Though the story of computer network attacks by Communist spies sounds like a plot line from a Hollywood action film, a new report has found that one-third of cyberattacks actually originate in China.
According to Akamai Technologies (NASDAQ: AKAM), a digital technology platform developer, China accounted for 33 percent of cyberattack traffic all over the world during the third quarter of 2012, taking the top spot. China was the No. 1 source of cyberattacks in the previous quarter as well, but doubled its percentage of attacks.
Following China is the U.S., accounting for 13 percent of cyberattacks in Q3 2012, and Russia, with 4.7 percent. Both percentages changed little from the previous quarter, with a 1 percent increase for the U.S. and a 1.6 percent decrease for Russia.
The surge of cyberattacks coming from China since 2011 is not really surprising, considering its history of corporate espionage through network attacks.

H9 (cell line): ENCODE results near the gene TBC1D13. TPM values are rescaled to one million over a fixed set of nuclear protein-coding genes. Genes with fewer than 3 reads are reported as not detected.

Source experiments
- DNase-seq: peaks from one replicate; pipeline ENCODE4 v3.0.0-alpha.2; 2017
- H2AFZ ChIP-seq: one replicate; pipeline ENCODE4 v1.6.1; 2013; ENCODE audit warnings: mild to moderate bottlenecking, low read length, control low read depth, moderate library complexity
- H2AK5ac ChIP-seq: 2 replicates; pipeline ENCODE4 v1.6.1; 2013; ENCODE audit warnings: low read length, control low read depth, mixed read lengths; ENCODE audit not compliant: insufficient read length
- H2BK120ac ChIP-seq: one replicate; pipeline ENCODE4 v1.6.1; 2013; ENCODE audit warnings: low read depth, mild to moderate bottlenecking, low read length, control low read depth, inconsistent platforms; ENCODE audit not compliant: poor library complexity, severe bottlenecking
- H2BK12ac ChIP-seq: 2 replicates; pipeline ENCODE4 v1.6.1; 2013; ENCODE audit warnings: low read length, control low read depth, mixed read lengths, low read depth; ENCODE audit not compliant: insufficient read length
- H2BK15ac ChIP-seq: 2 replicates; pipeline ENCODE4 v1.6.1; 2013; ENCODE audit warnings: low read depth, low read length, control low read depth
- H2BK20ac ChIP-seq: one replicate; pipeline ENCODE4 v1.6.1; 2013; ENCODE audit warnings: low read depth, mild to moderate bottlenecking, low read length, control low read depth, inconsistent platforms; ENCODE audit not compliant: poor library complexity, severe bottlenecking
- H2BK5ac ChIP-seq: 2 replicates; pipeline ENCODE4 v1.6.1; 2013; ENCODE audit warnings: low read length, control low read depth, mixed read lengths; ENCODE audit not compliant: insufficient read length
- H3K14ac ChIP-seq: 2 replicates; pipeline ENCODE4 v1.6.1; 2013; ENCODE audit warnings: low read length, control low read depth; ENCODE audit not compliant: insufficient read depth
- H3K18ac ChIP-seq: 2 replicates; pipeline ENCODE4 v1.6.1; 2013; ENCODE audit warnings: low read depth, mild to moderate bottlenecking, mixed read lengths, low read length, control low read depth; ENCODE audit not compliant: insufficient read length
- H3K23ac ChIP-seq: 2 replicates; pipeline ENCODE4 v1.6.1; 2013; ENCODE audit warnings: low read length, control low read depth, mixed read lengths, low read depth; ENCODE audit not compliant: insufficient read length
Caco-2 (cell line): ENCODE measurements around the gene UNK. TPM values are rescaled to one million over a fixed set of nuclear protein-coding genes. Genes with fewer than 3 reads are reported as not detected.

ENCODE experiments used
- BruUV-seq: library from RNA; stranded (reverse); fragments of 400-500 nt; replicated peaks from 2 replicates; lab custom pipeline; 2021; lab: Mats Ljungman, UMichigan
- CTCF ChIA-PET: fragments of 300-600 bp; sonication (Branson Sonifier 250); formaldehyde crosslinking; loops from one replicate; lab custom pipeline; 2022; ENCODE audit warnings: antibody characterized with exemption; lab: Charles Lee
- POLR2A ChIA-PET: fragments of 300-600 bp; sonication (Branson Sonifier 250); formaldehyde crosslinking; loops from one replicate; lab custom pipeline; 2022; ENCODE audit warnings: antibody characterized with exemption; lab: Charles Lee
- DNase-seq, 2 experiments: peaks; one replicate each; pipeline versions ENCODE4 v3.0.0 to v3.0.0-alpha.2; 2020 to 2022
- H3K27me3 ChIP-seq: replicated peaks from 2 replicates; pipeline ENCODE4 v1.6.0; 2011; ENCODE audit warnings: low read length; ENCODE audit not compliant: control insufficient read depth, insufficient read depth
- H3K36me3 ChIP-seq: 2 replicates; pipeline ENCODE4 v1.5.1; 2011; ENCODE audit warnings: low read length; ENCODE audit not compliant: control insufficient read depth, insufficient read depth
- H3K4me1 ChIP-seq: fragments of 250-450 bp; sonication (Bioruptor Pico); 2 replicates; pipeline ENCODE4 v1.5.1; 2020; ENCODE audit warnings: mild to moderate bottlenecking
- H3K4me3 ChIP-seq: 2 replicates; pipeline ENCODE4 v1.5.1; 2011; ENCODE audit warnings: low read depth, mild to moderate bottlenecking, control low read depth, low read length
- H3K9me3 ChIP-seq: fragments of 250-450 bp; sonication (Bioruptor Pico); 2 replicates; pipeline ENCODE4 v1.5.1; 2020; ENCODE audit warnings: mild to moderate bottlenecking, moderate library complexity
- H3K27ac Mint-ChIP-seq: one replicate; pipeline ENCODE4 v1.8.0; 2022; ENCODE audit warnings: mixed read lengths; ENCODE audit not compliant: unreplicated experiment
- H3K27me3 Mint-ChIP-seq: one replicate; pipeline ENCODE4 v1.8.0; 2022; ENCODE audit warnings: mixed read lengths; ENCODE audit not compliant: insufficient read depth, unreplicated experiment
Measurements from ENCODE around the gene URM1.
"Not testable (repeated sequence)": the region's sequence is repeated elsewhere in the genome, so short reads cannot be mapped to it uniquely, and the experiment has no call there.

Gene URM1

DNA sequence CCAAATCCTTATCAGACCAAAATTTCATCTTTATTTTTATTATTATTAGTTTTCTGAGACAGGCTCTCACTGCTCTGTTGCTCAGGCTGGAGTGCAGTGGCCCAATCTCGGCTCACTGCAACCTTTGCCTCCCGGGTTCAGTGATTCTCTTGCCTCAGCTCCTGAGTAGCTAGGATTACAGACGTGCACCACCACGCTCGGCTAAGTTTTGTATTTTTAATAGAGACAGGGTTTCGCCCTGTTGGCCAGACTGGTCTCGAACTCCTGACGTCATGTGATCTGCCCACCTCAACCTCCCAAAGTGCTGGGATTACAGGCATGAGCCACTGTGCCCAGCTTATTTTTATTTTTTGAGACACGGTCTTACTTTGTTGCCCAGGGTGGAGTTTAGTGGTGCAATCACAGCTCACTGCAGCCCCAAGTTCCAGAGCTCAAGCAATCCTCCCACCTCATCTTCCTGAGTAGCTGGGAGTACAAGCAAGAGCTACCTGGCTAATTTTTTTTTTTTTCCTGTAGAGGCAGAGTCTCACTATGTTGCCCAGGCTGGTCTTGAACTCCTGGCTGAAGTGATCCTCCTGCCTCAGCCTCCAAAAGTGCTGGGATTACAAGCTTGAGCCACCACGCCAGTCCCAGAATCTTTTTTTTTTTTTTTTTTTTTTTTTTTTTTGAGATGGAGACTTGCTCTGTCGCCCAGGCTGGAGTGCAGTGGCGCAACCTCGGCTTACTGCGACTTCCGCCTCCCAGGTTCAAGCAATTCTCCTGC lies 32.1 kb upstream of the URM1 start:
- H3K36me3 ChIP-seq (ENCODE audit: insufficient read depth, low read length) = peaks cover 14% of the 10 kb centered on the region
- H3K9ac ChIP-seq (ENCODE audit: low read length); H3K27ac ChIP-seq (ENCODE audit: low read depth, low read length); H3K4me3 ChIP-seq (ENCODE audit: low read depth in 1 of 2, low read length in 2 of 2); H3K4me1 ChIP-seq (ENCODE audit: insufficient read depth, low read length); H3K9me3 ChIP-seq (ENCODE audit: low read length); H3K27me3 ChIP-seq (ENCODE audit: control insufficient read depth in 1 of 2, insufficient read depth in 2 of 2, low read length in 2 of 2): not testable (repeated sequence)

Last year, Bloomberg reported on a boom of Chinese corporate espionage. Though not all cyberattacks coming from China are necessarily on corporations, nor do they always mean to spy, there have been several publicized cases of Chinese citizens being accused of spying on U.S. companies.
In 2010, Google (NASDAQ: GOOG) accused China of executing an attack against the company’s internal network. According to Wired.com, the hackers were seeking source codes from not only Google, but Adobe and several other companies. According to Dmitri Alperovitch, vice president of threat research for antivirus and Internet security company McAfee, that attack was unprecedented.